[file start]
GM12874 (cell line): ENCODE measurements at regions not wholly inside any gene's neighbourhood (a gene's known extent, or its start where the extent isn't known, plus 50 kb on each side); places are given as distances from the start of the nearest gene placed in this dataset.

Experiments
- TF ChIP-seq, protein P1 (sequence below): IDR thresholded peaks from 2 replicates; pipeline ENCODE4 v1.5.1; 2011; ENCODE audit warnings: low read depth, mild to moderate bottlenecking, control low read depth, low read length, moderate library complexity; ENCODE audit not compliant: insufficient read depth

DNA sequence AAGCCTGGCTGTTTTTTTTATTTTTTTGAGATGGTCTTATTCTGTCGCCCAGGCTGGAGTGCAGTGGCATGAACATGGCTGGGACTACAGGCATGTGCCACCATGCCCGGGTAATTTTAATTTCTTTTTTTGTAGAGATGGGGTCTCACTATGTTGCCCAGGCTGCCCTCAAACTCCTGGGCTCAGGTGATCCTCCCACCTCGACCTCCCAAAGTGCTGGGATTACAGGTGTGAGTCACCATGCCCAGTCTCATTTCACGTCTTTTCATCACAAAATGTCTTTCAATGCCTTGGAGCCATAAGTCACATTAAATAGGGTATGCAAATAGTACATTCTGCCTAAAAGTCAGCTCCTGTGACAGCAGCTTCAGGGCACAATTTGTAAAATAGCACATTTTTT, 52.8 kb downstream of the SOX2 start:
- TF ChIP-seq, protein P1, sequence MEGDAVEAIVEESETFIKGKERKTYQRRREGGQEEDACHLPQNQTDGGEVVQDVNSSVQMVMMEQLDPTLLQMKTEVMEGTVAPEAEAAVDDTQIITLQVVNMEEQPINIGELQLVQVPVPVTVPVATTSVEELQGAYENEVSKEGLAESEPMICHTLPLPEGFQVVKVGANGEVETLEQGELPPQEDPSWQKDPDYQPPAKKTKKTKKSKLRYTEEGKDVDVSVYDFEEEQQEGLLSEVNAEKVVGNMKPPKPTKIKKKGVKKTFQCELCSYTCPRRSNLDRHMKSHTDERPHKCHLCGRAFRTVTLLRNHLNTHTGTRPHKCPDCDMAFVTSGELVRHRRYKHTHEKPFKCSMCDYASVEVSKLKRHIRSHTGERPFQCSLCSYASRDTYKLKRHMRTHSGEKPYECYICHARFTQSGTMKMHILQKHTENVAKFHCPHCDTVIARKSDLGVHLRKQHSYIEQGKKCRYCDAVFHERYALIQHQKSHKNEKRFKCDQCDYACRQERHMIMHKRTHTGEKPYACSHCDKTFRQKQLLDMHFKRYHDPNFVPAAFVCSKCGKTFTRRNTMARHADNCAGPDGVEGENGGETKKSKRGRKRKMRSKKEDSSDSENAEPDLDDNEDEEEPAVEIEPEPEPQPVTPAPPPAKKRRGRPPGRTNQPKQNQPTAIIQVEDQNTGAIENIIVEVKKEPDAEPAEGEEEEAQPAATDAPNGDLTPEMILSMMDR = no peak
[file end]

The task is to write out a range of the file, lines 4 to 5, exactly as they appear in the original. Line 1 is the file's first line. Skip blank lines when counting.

DNA sequence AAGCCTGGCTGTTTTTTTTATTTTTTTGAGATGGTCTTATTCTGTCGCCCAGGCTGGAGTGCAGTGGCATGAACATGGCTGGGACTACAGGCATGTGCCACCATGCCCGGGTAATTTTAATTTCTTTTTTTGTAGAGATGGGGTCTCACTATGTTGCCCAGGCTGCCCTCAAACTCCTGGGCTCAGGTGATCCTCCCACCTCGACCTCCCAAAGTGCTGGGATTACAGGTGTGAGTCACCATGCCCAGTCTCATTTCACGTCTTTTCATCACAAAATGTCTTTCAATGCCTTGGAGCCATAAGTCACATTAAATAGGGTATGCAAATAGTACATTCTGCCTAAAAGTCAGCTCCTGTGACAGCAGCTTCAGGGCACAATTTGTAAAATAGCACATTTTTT, 52.8 kb downstream of the SOX2 start:
- TF ChIP-seq, protein P1, sequence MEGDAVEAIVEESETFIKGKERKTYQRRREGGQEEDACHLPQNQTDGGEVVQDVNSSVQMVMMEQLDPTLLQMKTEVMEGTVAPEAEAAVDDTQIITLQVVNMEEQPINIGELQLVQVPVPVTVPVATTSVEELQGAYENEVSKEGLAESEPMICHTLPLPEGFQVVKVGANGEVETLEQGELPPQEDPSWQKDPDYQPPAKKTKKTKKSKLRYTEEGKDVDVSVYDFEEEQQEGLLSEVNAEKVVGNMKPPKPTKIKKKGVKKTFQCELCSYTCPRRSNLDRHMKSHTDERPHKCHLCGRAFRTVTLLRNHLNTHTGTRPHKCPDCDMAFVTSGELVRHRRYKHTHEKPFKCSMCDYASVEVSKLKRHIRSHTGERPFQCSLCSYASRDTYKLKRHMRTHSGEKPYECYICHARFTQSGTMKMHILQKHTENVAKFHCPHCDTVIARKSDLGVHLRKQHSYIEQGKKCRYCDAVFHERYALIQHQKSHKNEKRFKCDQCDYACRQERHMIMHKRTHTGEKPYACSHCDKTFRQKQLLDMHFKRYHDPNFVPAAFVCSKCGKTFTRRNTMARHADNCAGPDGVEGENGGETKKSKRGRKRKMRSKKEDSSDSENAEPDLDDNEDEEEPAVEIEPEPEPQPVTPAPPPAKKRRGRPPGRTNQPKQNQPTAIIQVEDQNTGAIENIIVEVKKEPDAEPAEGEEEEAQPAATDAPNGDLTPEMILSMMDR = no peak